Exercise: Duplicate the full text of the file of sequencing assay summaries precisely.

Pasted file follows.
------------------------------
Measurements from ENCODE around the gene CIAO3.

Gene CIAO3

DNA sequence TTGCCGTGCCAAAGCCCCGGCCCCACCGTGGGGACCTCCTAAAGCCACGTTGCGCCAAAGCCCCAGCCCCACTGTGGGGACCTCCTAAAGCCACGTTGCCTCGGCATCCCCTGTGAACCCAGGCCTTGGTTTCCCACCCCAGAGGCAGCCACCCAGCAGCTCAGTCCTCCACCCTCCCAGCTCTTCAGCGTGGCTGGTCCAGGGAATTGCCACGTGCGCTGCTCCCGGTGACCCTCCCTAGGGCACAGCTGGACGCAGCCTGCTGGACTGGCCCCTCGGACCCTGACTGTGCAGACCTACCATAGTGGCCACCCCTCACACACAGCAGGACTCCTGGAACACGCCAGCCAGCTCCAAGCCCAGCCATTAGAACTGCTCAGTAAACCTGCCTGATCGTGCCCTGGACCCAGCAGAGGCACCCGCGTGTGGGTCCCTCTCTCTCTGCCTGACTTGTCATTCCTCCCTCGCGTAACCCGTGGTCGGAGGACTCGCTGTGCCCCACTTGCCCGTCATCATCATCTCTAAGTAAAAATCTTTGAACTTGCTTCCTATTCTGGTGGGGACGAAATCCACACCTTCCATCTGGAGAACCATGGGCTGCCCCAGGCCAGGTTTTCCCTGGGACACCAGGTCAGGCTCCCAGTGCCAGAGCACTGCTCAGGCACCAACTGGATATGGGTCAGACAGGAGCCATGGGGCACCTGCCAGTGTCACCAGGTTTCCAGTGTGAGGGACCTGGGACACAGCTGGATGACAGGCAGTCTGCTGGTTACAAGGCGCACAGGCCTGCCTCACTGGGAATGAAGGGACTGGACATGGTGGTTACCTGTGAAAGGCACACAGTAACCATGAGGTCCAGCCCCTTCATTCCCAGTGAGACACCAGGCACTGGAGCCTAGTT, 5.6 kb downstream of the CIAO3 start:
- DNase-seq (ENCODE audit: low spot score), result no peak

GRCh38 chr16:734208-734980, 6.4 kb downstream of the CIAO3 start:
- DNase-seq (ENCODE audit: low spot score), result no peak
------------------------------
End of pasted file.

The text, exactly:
Measurements from ENCODE around the gene CIAO3.

Gene CIAO3

DNA sequence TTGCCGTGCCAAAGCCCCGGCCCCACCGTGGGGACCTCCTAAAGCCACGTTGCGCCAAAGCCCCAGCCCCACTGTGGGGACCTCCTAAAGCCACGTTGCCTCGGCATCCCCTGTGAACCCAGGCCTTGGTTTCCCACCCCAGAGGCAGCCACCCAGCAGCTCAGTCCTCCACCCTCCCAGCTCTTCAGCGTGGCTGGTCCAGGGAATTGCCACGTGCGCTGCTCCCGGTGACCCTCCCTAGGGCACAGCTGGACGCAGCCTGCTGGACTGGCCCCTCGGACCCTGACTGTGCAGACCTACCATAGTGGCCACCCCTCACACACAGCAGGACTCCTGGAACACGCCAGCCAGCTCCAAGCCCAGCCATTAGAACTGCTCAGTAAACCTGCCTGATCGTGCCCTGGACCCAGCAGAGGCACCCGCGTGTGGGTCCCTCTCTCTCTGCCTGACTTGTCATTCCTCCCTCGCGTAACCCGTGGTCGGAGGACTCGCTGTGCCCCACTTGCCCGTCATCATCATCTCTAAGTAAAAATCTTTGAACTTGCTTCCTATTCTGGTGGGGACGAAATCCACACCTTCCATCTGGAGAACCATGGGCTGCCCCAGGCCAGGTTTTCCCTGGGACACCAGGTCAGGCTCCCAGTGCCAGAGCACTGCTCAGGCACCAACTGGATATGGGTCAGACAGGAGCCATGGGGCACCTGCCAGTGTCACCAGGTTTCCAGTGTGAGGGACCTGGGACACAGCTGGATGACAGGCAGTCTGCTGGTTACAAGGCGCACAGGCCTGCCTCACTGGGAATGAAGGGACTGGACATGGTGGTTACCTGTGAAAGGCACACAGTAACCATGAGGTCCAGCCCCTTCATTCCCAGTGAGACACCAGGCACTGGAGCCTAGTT, 5.6 kb downstream of the CIAO3 start:
- DNase-seq (ENCODE audit: low spot score), result no peak

GRCh38 chr16:734208-734980, 6.4 kb downstream of the CIAO3 start:
- DNase-seq (ENCODE audit: low spot score), result no peak